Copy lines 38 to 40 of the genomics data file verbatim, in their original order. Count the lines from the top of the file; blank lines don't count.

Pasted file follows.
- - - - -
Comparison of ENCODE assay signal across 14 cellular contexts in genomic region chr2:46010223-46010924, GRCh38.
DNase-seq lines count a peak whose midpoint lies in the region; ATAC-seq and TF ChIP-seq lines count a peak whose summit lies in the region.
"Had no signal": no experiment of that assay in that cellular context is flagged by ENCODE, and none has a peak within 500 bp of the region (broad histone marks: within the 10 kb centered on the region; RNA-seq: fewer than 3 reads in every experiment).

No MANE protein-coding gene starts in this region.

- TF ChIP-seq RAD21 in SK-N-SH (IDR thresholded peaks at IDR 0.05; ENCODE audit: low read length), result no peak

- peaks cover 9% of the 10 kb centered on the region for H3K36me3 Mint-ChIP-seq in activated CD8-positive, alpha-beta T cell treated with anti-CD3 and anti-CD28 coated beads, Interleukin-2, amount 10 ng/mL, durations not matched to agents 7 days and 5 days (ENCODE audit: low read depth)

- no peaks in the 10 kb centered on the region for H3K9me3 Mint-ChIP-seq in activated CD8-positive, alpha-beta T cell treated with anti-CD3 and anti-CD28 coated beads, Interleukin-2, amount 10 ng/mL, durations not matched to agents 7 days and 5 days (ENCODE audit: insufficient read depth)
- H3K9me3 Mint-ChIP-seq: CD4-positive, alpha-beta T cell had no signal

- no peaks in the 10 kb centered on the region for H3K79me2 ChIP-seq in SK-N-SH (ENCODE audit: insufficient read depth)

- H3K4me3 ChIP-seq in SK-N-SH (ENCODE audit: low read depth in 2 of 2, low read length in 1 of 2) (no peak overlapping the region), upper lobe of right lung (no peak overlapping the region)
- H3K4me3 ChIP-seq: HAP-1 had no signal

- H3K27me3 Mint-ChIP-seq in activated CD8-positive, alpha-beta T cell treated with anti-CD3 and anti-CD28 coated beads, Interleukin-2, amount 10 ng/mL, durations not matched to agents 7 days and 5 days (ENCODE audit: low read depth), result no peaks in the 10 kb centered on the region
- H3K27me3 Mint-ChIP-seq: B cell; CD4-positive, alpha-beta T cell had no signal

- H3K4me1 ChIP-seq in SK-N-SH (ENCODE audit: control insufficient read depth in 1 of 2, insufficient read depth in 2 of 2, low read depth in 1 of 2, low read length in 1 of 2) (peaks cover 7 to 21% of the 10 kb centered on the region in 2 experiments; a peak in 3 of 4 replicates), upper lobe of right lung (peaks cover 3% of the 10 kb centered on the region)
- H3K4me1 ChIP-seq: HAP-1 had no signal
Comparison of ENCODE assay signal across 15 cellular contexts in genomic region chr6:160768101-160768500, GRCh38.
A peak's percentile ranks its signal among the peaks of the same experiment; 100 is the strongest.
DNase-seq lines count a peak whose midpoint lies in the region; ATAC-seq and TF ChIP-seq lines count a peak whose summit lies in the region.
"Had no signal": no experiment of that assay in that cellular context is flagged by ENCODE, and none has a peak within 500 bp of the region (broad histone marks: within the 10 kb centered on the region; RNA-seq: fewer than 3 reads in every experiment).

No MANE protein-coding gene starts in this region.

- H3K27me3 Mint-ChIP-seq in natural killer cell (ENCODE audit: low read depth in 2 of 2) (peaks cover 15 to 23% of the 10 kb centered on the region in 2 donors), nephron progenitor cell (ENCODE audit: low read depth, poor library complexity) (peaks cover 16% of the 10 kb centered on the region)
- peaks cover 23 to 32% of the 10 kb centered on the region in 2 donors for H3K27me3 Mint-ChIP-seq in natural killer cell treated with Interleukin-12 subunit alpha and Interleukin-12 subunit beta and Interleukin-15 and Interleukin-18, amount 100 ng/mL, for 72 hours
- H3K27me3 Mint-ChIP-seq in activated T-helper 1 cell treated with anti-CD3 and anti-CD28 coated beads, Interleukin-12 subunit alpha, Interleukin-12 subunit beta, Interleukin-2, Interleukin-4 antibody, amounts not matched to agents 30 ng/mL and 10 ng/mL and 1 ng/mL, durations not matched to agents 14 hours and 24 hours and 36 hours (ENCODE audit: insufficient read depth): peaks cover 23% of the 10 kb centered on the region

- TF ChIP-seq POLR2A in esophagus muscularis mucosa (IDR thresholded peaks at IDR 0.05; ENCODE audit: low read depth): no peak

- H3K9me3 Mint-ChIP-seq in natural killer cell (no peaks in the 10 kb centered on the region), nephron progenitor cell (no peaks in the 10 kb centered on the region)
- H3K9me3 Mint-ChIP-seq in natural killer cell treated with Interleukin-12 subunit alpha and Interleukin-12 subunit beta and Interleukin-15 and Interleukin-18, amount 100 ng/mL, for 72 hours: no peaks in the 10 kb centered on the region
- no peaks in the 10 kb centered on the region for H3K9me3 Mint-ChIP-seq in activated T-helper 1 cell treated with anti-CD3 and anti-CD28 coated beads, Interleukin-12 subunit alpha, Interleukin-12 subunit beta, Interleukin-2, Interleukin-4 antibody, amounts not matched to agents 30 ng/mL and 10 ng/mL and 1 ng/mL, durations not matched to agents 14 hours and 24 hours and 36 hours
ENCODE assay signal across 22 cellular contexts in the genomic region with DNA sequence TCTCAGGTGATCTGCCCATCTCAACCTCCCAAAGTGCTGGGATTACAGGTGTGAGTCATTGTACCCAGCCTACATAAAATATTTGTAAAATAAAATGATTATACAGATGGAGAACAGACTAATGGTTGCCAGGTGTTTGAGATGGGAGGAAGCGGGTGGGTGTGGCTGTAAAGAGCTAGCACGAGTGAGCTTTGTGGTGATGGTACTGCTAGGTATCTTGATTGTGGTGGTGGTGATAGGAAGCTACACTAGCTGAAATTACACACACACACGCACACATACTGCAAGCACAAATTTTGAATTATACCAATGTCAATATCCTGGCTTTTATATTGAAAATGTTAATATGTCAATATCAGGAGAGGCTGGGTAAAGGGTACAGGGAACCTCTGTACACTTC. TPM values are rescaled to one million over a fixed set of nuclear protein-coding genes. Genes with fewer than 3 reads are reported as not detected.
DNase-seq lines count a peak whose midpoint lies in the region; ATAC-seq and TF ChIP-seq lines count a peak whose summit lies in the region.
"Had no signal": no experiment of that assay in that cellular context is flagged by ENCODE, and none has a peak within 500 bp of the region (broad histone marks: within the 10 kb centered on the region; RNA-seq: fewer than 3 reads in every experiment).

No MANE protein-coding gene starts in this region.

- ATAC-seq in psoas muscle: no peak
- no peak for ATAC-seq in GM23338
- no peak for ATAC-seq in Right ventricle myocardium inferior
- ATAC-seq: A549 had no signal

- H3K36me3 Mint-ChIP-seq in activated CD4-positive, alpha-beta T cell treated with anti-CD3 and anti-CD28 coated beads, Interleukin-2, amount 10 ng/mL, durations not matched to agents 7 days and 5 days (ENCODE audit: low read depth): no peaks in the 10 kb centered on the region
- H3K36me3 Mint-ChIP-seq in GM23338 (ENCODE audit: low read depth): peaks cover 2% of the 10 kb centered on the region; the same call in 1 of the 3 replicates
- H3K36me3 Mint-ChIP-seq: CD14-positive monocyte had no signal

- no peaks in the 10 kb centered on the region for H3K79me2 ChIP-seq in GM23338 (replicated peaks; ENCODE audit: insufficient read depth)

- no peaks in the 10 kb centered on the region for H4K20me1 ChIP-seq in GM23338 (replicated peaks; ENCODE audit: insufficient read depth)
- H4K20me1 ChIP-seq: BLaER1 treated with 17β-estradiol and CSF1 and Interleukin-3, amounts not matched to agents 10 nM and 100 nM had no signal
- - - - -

- H3K36me3 Mint-ChIP-seq: CD14-positive monocyte had no signal

- no peaks in the 10 kb centered on the region for H3K79me2 ChIP-seq in GM23338 (replicated peaks; ENCODE audit: insufficient read depth)

- no peaks in the 10 kb centered on the region for H4K20me1 ChIP-seq in GM23338 (replicated peaks; ENCODE audit: insufficient read depth)